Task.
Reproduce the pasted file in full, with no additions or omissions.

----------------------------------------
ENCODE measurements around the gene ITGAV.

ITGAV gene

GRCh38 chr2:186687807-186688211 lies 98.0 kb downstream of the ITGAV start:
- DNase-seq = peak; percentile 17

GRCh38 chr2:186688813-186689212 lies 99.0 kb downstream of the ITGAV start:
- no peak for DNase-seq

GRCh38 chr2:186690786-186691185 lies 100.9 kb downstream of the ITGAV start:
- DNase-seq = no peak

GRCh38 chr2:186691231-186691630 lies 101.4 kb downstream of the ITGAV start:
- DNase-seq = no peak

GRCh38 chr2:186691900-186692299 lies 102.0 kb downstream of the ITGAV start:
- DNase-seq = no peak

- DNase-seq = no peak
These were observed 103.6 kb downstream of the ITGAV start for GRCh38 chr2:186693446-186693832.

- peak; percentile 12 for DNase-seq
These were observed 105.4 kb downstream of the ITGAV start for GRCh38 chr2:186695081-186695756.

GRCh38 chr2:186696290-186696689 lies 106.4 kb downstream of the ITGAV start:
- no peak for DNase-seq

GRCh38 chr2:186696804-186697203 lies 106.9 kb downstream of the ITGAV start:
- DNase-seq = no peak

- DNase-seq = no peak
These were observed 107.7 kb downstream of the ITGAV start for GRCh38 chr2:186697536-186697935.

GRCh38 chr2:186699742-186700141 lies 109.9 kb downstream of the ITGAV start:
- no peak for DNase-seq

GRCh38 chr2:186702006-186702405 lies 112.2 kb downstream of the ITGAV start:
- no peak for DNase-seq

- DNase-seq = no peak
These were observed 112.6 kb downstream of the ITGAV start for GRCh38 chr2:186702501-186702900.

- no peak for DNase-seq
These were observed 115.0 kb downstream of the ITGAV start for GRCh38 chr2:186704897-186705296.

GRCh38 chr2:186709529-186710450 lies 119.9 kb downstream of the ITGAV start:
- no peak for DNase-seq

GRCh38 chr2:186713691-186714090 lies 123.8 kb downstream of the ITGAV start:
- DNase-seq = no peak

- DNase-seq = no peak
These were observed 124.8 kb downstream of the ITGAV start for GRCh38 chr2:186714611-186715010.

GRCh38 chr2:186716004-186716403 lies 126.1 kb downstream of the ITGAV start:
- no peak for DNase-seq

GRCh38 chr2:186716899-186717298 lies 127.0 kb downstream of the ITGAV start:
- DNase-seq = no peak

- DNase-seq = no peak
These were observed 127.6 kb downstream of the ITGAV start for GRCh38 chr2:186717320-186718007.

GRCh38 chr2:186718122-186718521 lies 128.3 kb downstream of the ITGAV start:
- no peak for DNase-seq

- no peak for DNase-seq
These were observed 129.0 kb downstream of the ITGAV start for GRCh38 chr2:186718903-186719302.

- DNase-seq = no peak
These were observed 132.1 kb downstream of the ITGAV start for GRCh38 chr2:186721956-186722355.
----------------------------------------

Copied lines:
ENCODE measurements around the gene ITGAV.

ITGAV gene

GRCh38 chr2:186687807-186688211 lies 98.0 kb downstream of the ITGAV start:
- DNase-seq = peak; percentile 17

GRCh38 chr2:186688813-186689212 lies 99.0 kb downstream of the ITGAV start:
- no peak for DNase-seq

GRCh38 chr2:186690786-186691185 lies 100.9 kb downstream of the ITGAV start:
- DNase-seq = no peak

GRCh38 chr2:186691231-186691630 lies 101.4 kb downstream of the ITGAV start:
- DNase-seq = no peak

GRCh38 chr2:186691900-186692299 lies 102.0 kb downstream of the ITGAV start:
- DNase-seq = no peak

- DNase-seq = no peak
These were observed 103.6 kb downstream of the ITGAV start for GRCh38 chr2:186693446-186693832.

- peak; percentile 12 for DNase-seq
These were observed 105.4 kb downstream of the ITGAV start for GRCh38 chr2:186695081-186695756.

GRCh38 chr2:186696290-186696689 lies 106.4 kb downstream of the ITGAV start:
- no peak for DNase-seq

GRCh38 chr2:186696804-186697203 lies 106.9 kb downstream of the ITGAV start:
- DNase-seq = no peak

- DNase-seq = no peak
These were observed 107.7 kb downstream of the ITGAV start for GRCh38 chr2:186697536-186697935.

GRCh38 chr2:186699742-186700141 lies 109.9 kb downstream of the ITGAV start:
- no peak for DNase-seq

GRCh38 chr2:186702006-186702405 lies 112.2 kb downstream of the ITGAV start:
- no peak for DNase-seq

- DNase-seq = no peak
These were observed 112.6 kb downstream of the ITGAV start for GRCh38 chr2:186702501-186702900.

- no peak for DNase-seq
These were observed 115.0 kb downstream of the ITGAV start for GRCh38 chr2:186704897-186705296.

GRCh38 chr2:186709529-186710450 lies 119.9 kb downstream of the ITGAV start:
- no peak for DNase-seq

GRCh38 chr2:186713691-186714090 lies 123.8 kb downstream of the ITGAV start:
- DNase-seq = no peak

- DNase-seq = no peak
These were observed 124.8 kb downstream of the ITGAV start for GRCh38 chr2:186714611-186715010.

GRCh38 chr2:186716004-186716403 lies 126.1 kb downstream of the ITGAV start:
- no peak for DNase-seq

GRCh38 chr2:186716899-186717298 lies 127.0 kb downstream of the ITGAV start:
- DNase-seq = no peak

- DNase-seq = no peak
These were observed 127.6 kb downstream of the ITGAV start for GRCh38 chr2:186717320-186718007.

GRCh38 chr2:186718122-186718521 lies 128.3 kb downstream of the ITGAV start:
- no peak for DNase-seq

- no peak for DNase-seq
These were observed 129.0 kb downstream of the ITGAV start for GRCh38 chr2:186718903-186719302.

- DNase-seq = no peak
These were observed 132.1 kb downstream of the ITGAV start for GRCh38 chr2:186721956-186722355.